To The Metal!
posted on 4/2010 By:
"We came to feel the thunder,
the lightning and the heat.
We came to hail the Metal Gods,
bangin' to the beat!
Singing HAAAAIL to the metal!
HAIL, HEAVY METAL!
I think I probably have too much German blood running through my veins to ever give up on these guys, but I'd imagine Gamma Ray's tenth full-length release is gonna raise some serious eyebrows amongst their more bull-headed, long-standing fanbase. In fact, one could likely already hang-10 atop the wave of indignant trauma swelled as a result of the title track to this record alone; "To the Metal" sounds as if it were plucked directly from 1980's British Steel. But is that really such a bad thing? Just because Kai and the boys have decided to fly more of a "classic heavy metal" flag on this record is no reason to get your Power Metal Knickers coiled into a twist, at least as far as I'm concerned. Besides, it's not like they've added dance beats 'n' glow sticks to their sound ala Nocturnal Rites, for chrissakes. The tune in question has a very "Hard Rock/Heavy Metal Arena Anthem" feel tattoo'd to its forehead, and holy shit does it ever do the trick for making me want to witness it live to pitifully (and drunkenly) sing along with wide stance and beer in hand amongst a raging crew of headbanging, heavy metal-fueled fellow Krauts. In that regard, the tune certainly does the trick. But it also admittedly forsakes most of the Gamma-elements the band has buttressed the lionshare of their power metal career on, and the abdication doesn't end there.
Nestled amongst the title track's obvious nod to elder Priest are a handful of other ditties that similarly stray from the formula Gamma Ray have stuck stubbornly to for the better part of the last 20+ years. Opener "Empathy" and "Mother Angel" show ample evidence of the band putting less pedal to the metal, with the latter showing additional ancestral fealty by letting a riff that would have fit snugly amidst a mid/late-80's Ozzy album drive the tune around the curves. "All You Need to Know" suitably turns up the aggression level, but the invasion is cut short by Kai's cleaner sung (strangely bordering on Bowie-like) refrain that leads into the album's sole guest appearance: a positively bouncy chorus courtesy of one-time Helloweenie, Michael Kiske. But it's an extremely tolerable and catchy bounce, and it's nicely offset by the rest of the cut's storminess. "Shine Forever" kicks from the gate with a, dare I say, "funky" bass-line that ushers in a salute to Fight era Halford ("Betrayal") before settling into much more familiar Gamma territory, and the album ends on a decidedly soft [sappysentimental] note with "No Need to Cry," but a pass is issued based on the fact that the song stands as an ode to bassist Dirk Schlächter's fallen Father.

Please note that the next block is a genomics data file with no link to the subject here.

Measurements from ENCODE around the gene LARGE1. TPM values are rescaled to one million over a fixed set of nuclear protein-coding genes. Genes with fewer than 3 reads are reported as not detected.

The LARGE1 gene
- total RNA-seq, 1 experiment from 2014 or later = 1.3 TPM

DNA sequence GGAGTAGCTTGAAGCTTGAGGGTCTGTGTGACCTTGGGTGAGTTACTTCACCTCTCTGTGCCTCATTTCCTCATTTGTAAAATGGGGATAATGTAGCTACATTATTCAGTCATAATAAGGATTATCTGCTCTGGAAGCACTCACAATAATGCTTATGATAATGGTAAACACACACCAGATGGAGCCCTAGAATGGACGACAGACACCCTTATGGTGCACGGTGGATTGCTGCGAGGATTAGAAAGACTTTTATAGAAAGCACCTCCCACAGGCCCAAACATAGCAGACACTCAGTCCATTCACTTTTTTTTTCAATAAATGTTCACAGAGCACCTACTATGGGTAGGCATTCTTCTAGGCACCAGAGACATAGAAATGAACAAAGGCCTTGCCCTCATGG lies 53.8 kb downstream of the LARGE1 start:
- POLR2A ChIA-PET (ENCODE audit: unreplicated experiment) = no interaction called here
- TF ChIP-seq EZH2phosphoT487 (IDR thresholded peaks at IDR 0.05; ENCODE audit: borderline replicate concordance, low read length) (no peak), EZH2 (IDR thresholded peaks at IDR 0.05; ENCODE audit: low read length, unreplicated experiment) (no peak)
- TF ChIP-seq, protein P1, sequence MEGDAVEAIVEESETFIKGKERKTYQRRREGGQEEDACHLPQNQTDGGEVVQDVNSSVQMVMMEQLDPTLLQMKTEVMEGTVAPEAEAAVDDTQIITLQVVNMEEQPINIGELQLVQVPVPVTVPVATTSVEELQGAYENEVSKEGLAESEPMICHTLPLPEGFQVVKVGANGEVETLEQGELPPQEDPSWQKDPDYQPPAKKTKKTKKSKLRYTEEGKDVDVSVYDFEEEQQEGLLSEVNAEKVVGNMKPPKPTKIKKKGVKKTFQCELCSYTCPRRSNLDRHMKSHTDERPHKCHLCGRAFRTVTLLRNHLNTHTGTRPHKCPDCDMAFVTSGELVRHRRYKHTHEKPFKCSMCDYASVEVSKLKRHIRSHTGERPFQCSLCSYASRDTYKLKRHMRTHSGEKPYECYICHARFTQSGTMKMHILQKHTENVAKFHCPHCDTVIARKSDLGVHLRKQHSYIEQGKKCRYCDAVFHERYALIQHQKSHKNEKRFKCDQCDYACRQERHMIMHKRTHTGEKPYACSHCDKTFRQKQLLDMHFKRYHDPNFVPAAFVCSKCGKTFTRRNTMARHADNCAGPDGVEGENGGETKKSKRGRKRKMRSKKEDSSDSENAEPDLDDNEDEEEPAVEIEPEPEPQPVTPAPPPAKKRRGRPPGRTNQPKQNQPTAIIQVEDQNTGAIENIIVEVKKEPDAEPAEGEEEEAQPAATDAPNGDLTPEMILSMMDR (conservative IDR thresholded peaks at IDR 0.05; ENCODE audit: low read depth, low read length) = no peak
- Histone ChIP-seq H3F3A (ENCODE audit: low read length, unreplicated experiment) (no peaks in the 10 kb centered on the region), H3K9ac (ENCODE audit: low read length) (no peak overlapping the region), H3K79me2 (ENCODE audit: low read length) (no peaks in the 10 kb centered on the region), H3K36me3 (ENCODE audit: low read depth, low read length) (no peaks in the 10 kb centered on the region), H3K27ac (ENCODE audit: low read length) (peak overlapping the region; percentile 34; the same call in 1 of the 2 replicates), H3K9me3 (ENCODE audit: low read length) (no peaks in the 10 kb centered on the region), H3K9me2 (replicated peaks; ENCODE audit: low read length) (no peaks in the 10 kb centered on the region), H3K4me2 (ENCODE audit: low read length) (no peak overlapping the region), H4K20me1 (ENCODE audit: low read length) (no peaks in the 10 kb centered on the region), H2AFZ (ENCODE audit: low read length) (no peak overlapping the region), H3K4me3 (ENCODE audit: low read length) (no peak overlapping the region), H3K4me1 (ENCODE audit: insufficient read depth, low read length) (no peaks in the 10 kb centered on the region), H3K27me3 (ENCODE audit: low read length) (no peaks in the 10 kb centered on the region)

The rest of the album's fare -- "Time to Live," "Rise," "Deadlands" and "Chasing Shadows" -- all spotlight the kind of higher tempo European power metal elements Mr. Hansen is hugely responsible for helping birth oh-so-many years ago. And make no mistake, these guys still do it very well. Kai's voice has held up remarkably well, considering his added rasp and all the years of extensive wailing, and the man still puts Ronco®'s shredding abilities to cellar-dwelling shame by packing To the Metal to the gills with luminous, nimble lead-guitar work. But whether or not the album's roughly 20-minutes of long-tested, prototypal Gamma Rays makes the whole of the record worthwhile obviously depends on how willing fans are to give the band some creative wiggle room. I will say that despite their inclination to mix things up here with more of a classic metal twist, it's still filtered through a sound that immediately summons Gamma Ray. So, if you count yourself a long-time patron of the Euro-Power-Metal-Rail, I'd say hop aboard To the Metal and see where it takes you.
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